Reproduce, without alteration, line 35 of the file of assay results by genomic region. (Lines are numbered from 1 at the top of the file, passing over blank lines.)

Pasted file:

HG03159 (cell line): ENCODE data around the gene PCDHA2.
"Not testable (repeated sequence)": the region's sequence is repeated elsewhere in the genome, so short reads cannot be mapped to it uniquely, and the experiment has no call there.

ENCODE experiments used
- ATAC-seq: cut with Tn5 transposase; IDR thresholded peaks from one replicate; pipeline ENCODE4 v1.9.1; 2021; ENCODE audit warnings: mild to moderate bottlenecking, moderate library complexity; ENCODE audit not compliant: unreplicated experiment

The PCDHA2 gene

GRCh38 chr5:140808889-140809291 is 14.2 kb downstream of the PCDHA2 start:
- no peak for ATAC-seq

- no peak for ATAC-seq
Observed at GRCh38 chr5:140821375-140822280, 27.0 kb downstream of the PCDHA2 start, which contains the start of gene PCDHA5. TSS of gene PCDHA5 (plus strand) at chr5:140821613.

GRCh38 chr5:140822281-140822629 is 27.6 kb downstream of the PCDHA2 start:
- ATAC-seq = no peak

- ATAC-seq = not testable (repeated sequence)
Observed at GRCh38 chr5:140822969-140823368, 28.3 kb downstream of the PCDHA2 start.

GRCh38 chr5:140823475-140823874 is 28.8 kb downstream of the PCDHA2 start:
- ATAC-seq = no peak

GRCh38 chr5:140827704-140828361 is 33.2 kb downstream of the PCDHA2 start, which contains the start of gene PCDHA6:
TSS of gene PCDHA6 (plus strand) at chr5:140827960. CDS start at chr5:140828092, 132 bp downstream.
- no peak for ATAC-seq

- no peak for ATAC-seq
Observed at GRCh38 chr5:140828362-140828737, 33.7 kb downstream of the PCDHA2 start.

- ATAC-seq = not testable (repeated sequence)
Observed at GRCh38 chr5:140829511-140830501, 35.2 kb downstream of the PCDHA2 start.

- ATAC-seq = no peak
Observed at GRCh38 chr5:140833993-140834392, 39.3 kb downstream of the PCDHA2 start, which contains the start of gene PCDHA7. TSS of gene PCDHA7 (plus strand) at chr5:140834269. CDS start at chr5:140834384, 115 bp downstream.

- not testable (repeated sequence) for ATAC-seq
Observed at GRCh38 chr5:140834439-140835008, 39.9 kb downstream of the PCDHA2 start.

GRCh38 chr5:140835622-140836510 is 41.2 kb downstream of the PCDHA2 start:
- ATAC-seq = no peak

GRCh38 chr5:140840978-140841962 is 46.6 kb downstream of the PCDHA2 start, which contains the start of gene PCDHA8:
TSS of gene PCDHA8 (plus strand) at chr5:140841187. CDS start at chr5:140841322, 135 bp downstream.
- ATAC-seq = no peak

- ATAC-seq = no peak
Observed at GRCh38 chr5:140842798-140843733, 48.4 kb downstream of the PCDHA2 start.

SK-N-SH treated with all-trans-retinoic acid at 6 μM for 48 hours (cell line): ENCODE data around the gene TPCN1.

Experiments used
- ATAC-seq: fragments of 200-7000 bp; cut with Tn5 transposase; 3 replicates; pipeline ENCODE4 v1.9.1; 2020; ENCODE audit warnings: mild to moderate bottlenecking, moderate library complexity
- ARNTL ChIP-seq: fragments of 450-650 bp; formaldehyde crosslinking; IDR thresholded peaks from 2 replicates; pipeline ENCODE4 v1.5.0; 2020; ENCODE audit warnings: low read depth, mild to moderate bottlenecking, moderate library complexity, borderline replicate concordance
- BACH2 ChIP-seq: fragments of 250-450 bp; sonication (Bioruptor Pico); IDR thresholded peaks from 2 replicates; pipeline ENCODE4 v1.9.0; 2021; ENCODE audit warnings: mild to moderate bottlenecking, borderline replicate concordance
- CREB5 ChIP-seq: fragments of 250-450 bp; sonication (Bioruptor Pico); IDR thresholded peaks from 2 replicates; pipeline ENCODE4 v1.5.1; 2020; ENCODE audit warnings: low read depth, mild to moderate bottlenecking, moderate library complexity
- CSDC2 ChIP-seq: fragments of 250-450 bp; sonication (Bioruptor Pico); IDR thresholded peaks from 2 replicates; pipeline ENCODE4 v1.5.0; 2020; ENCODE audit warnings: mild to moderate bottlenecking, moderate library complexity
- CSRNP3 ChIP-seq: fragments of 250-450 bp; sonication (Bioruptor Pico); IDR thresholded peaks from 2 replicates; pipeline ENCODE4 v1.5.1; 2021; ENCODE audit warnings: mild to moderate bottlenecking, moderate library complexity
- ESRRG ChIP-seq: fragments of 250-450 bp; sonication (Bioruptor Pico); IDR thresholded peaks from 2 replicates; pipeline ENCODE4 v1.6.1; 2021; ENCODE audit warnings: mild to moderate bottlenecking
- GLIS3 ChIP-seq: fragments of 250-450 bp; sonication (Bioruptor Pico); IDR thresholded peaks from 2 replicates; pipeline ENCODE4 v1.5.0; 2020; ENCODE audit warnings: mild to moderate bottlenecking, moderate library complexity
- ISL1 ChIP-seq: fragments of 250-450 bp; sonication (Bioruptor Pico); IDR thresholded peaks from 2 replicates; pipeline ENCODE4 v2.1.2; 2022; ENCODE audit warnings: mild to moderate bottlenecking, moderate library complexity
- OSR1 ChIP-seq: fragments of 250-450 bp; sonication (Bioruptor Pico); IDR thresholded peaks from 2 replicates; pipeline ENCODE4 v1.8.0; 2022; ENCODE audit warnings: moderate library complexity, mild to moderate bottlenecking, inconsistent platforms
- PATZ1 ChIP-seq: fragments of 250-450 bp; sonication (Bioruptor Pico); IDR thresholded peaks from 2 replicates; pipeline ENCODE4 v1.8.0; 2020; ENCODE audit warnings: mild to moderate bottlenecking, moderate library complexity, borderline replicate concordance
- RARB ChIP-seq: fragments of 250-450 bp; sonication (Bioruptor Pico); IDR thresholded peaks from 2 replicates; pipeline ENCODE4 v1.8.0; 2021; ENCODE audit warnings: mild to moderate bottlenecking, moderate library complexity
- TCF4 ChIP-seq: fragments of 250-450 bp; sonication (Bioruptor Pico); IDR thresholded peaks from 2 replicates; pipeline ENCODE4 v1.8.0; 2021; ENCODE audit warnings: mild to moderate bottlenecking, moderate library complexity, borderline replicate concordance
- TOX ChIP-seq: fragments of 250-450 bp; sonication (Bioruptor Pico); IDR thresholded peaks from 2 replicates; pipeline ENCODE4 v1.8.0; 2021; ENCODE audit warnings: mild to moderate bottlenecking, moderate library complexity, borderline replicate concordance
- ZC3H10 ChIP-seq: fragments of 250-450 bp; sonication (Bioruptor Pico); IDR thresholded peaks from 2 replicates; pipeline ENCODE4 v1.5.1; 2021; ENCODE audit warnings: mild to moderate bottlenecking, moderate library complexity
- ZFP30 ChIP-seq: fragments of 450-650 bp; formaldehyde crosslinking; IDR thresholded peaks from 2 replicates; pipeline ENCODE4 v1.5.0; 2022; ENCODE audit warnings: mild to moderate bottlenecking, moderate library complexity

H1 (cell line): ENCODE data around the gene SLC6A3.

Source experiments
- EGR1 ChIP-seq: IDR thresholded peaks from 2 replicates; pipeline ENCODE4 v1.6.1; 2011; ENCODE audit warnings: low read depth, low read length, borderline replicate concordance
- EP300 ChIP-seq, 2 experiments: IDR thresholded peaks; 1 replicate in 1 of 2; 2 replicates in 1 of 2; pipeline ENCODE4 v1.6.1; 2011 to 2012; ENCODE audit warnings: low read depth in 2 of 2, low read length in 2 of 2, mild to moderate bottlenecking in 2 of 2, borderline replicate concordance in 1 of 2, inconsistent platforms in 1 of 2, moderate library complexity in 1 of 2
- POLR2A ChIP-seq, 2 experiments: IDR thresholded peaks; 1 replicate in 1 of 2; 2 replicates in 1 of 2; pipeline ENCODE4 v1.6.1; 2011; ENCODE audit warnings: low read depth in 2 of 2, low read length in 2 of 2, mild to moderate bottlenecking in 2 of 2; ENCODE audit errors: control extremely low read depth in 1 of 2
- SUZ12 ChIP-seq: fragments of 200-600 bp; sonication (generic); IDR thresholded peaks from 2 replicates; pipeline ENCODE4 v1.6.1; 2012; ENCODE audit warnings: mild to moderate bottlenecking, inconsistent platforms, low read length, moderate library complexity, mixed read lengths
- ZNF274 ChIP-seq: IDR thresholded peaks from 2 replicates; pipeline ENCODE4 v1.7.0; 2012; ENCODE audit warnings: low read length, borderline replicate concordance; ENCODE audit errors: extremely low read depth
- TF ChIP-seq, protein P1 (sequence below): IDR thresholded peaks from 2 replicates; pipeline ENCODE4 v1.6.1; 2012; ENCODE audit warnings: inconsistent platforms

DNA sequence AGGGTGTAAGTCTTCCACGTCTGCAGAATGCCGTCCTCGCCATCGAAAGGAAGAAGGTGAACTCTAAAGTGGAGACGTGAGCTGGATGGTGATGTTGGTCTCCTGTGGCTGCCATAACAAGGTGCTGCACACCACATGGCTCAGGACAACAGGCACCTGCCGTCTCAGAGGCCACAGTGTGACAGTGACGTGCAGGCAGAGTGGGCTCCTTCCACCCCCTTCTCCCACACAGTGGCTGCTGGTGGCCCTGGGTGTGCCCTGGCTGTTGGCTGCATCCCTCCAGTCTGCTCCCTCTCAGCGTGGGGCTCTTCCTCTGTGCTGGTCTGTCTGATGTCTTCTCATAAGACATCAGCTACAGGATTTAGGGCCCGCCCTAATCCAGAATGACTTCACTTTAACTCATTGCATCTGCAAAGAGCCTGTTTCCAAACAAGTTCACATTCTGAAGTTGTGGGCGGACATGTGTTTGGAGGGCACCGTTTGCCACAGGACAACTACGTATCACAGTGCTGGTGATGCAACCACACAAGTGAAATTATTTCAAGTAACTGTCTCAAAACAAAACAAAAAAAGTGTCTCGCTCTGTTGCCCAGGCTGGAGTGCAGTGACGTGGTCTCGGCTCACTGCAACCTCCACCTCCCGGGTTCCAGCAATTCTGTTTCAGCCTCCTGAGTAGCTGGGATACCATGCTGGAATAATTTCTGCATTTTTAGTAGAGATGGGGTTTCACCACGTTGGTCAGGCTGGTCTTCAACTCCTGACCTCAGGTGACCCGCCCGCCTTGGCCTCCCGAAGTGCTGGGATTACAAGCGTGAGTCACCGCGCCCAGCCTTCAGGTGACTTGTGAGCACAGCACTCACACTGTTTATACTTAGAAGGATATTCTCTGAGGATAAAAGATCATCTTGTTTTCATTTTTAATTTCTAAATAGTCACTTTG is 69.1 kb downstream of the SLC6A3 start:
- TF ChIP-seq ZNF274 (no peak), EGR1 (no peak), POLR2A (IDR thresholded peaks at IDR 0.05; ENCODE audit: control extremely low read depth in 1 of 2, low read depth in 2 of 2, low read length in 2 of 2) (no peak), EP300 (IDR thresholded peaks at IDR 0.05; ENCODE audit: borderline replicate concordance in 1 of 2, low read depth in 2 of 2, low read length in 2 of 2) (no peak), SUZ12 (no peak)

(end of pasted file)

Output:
Experiments used